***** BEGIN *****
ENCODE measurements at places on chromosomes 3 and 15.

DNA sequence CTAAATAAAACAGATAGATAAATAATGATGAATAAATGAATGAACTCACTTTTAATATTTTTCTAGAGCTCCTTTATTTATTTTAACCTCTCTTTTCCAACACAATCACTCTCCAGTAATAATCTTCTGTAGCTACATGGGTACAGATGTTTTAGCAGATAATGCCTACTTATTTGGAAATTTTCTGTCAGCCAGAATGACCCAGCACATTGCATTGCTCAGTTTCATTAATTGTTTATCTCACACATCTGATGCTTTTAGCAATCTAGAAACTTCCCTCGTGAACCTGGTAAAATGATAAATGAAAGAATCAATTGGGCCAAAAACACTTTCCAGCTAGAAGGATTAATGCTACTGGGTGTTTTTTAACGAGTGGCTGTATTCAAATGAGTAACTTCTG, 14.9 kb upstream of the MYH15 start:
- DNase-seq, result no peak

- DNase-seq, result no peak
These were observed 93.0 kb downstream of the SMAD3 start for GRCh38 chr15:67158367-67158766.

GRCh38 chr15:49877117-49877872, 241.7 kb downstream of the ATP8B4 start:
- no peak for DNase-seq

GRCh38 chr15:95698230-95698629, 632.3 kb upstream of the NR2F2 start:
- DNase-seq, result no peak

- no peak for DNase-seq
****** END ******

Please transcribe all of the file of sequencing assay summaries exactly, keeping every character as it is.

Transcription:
ENCODE measurements at places on chromosomes 3 and 15.

DNA sequence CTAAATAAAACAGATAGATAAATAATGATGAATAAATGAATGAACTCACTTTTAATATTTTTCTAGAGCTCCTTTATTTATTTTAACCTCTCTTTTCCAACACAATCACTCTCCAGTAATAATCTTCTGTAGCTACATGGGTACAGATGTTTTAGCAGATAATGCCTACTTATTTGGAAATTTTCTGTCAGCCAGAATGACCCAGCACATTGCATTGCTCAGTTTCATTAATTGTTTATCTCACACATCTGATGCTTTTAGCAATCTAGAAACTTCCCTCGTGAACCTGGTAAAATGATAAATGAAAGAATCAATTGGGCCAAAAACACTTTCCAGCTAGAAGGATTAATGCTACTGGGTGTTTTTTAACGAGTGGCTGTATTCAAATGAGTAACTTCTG, 14.9 kb upstream of the MYH15 start:
- DNase-seq, result no peak

- DNase-seq, result no peak
These were observed 93.0 kb downstream of the SMAD3 start for GRCh38 chr15:67158367-67158766.

GRCh38 chr15:49877117-49877872, 241.7 kb downstream of the ATP8B4 start:
- no peak for DNase-seq

GRCh38 chr15:95698230-95698629, 632.3 kb upstream of the NR2F2 start:
- DNase-seq, result no peak

- no peak for DNase-seq